At sentencing, the Government submitted evidence showing that "Amy" and "Vicky" were depicted in a number of images that were found in the Defendant's possession. (Government Exs. 1-3.) Specifically, two reports from the Center for Missing and Exploited Children identify "Amy" in 149 images and "Vicky" in 196 images possessed by the Defendant. The Defendant has presented no evidence disputing this identification. Accordingly, the Court finds that "Amy" and "Vicky" were depicted in images found in the Defendant's possession.

The Supreme Court has recognized that "[t]he distribution of photographs and images depicting sexual activity by juveniles is intrinsically related to the sexual abuse of children" and that "the harm to the child is exacerbated" when their images are circulated. New York v. Ferber, 458 U.S. 747, 759 (1982). Moreover, courts have uniformly held that the individuals depicted in child pornography are "victims" within the meaning of § 2259. See, e.g., United States v. Ferenci, No. 1:08-cr-0414 AWI, 2009 WL 579102, at *3 (E.D. Cal. Aug. 19, 2009). The Court finds that the Government has established that "Amy" and "Vicky" were "harmed as a result of" the Defendant's possession of depictions of their sexual abuse. "Amy" and "Vicky" are therefore "victims" of the Defendant's offense for purposes of § 2259.

B. Whether § 2259 Contains a Proximate Cause Requirement

The Defendant and the Victims vehemently disagree as to whether § 2259 requires the Government to prove that the victims' losses were proximately caused by the specific conduct underlying the offense of conviction. Stated another way, the issue is whether § 2259 allows a victim to recover only those losses proximately caused by the defendant being sentenced, or whether it allows a victim to recover the full amount of her losses from the defendant being sentenced, notwithstanding other defendants' (most obviously, the abuser's) contribution to the loss.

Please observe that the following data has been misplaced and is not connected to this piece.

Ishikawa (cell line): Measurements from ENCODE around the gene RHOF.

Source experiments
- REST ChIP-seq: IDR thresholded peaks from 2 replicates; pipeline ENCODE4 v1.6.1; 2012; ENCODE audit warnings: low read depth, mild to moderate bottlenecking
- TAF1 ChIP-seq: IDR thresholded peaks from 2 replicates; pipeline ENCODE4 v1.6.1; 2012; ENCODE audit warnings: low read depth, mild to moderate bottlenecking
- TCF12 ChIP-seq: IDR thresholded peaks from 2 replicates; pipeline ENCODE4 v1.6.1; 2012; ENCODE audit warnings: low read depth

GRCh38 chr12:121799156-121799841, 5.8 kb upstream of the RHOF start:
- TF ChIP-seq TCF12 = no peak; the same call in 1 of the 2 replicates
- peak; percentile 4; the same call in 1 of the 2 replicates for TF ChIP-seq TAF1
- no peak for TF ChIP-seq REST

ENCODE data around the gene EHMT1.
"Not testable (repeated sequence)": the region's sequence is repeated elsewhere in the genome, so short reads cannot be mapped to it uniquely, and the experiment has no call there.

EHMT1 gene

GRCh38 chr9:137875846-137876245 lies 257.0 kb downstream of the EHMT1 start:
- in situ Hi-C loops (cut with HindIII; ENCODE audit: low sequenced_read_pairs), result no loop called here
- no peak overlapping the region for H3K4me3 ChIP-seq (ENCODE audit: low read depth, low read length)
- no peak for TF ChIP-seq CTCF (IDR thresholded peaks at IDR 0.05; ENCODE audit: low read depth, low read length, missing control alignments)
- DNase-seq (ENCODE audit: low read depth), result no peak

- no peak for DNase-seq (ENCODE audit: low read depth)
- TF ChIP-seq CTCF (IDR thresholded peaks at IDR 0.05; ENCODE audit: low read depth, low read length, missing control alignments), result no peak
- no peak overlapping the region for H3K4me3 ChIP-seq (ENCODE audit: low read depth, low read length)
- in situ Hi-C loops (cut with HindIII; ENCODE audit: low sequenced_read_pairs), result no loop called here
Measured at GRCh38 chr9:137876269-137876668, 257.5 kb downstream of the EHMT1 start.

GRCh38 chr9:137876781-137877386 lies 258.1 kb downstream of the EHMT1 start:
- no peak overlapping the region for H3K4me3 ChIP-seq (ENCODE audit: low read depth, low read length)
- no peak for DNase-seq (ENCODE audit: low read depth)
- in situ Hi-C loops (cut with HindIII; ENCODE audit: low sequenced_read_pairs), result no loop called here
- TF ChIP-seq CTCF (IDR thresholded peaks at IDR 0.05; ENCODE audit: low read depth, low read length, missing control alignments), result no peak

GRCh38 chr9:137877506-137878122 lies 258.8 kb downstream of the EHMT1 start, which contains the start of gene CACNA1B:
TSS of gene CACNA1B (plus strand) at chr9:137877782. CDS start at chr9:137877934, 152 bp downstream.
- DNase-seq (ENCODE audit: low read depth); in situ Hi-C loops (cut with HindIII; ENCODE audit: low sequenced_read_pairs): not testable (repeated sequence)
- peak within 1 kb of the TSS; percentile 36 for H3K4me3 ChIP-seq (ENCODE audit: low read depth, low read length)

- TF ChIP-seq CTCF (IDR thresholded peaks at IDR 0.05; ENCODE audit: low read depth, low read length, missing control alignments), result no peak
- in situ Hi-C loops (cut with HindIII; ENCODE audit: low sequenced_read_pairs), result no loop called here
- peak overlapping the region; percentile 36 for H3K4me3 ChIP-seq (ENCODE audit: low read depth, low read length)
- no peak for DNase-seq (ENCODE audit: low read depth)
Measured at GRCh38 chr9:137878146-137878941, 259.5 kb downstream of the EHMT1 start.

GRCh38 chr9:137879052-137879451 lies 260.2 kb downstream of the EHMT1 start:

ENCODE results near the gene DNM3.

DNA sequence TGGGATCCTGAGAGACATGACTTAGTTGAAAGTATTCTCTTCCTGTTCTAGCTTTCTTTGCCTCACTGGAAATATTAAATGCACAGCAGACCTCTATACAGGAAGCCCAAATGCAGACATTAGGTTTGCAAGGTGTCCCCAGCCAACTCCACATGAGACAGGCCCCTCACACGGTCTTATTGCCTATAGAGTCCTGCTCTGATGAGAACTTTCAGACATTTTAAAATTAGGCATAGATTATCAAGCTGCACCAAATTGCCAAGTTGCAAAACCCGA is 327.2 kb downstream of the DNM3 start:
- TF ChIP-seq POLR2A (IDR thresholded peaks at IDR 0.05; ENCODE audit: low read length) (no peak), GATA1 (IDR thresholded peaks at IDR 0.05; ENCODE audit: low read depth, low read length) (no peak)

1. The Parties'3 Contentions "Amy" and "Vicky" (the "Victims") contend that there is "absolutely no basis [in § 2259] for requiring a casual connection between the victim's losses and the defendant's criminal conduct." (Amy's Br. on Restitution (Docket # 125) at 125.) They argue that the statute mandates that the Court order restitution for the "full amount" of their losses and that no proof is required linking the amount of loss to a specific defendant's conduct. The Victims contend that child pornography is a "joint enterprise," which makes it "impossible to apportion [their] harm amongst the numerous past, present, and future defendants. This Defendant undeniably contributed to [the Victims'] 'death by a thousand cuts' when he received and/or distributed [their] child pornography images." (Id. at 90.) The Victims argue that each person who is found to have possessed their images is jointly and severally liable for all of their losses.

The Defendant argues that there is an implicit proximate cause requirement in § 2259 and that the Court must consider the actual harm done to the Victims as a result of his offense of conviction. He contends that the Court is not authorized to order restitution for the full amount of the Victims' losses because he merely possessed their images and did not produce, manufacture or distribute them.

The Government notes that there is "tension" between § 2259's direction that the Court order restitution for the "full amount of the victim's losses" and statutory provisions that imply a causation requirement or allow the Court to apportion restitution based on a defendant's culpability. The Government also points to a number of decisions interpreting § 2259 to include a proximate cause requirement. (Government's Br. on Restitution (Docket # 123) at 12.) The Government notes that "[g]eneral principles of fairness and sentencing require that a court make individualized, fact-specific determinations of the issues." (Id. at 10.) Ultimately, the Government states that to be recoverable, the Victims' losses "must have been the proximate result of Mr. Berk's possession of child pornography." (Id. at 14.)

2. Restitution and Causation Generally